However, Dr Richard Fieldhouse, chief executive of the National Association of Sessional GPs, criticised GP partners who have tried to drive down locum rates as ‘small-minded’. He said: ‘The increase in costs for most practices has been tiny because it is spread throughout their overall costs.’

He added the data highlighted that it would be advantageous for ‘independent, vulnerable’ locums to join ‘chambers’ – collections of locums who work together to provide freelance GP services and have greater bargaining power as a result.

Dr Fieldhouse said: ‘Isolated, independent locums have become vulnerable following the changes. They tend to be female and are often from overseas, and they are not represented nationally.’

Survey results

Have you taken any action to mitigate the cost of providing employers 14% superannuation for the locums working at your practice?

No, we have absorbed any extra costs - 254 (58.4%)

Yes, we have negotiated a reduction in locum rates - 44 (10.1%)

Yes, we now employ retired GPs - 30 (6.9%)

Other action - 107 (24.6%)



Readers' comments (24)

  • 24 June 2013 11:17am for you.
    some practices offer salaried parternerships but pay very little like paying much less for doing 8 sessions than the senior partner will get for doing 4 session yet the junior salaried partener who has probably 5-6 years experience as a gp will still be expected to have all the same duties as the partner in attending meetings etc so yes that will appear as much less pay for much more work, rather locum might be able to work 8 sessions on their own term and even though being insecure towards work but still might be less stressed with regards to work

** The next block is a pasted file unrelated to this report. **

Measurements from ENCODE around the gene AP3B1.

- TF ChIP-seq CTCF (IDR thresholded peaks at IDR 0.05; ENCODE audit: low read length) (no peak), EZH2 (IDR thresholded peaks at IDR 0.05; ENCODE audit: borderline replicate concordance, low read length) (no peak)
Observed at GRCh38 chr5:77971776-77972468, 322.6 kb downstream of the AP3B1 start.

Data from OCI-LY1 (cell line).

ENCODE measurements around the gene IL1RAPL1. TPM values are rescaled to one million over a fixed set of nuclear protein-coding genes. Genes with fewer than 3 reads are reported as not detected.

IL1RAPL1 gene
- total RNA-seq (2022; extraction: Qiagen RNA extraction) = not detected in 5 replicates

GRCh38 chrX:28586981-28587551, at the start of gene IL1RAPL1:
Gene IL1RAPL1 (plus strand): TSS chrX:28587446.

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  • Once again, the above comments show how 'divided' the GP profession is! this is how the significant changes get made to our profession, 'against our will', yet we are Too busy bickering with each other rather than combining our skills and resources to fight that which is REALLY our enemy!!

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  • I remember being a young registrar when I attended an RCGP summit. They explained why we should give our fees to the RCGP. They explained that this helped the war chest so that the college could defend us. The college is a partner institution. They do not defend me. I have no representation of any clout yet we make up most of general practice.

    As such, partners are unfortunately on their own. 24/7 will become their responsibility not mine. Quite frankly qof is their problem too.

    You are right nobody wants partnership as we all know what is coming round the corner. Partners are unable to negotiate and are toothless against the government.

    The reality is that combining with partners to fight for a better GP contract does not benefit salaried doctors. There is no historical evidence that its fruits have been shared.

    I am not slashing my fees. If partnerships choose not to employ then that is fine. The reality is that people do need to take holiday, attend ccg meetings, suffer illness etc and there is already a shortage of gp's

    It's our market. Of I am asked to cut fees, I wish to see the practice accounts as to why thy are so poor. If they are earning more me, I will not slash. If hey refuse to show me then I assume that they have something to hide!

    - anonymous salaried!

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  • quoting hourly rates is very misleading as only covers the 2-3 hour surgery times which always overrun + admin home visits etc not inclided so 70 per hour for 5 hours of a 10 hour day is 35 per hour really usually 400pounds per day in reality give or take. of course we earn nothing when sick or on holiday or on training courses maternity etc. I don't think that is really a lot and althjough partners have more responsibility I think they still earn more than most locum GPs. we also often don't get pension as cant claim if work through an agency although this may change. I think its similarly unfair that partners have to pay their own employers portion of pension so what sounds like good earnings = 25% to pension. Its not fantastic money for anyone but we shouldn't moan too much about money in a recession. All the ridiculous admin des les schemes and time wasting is what should change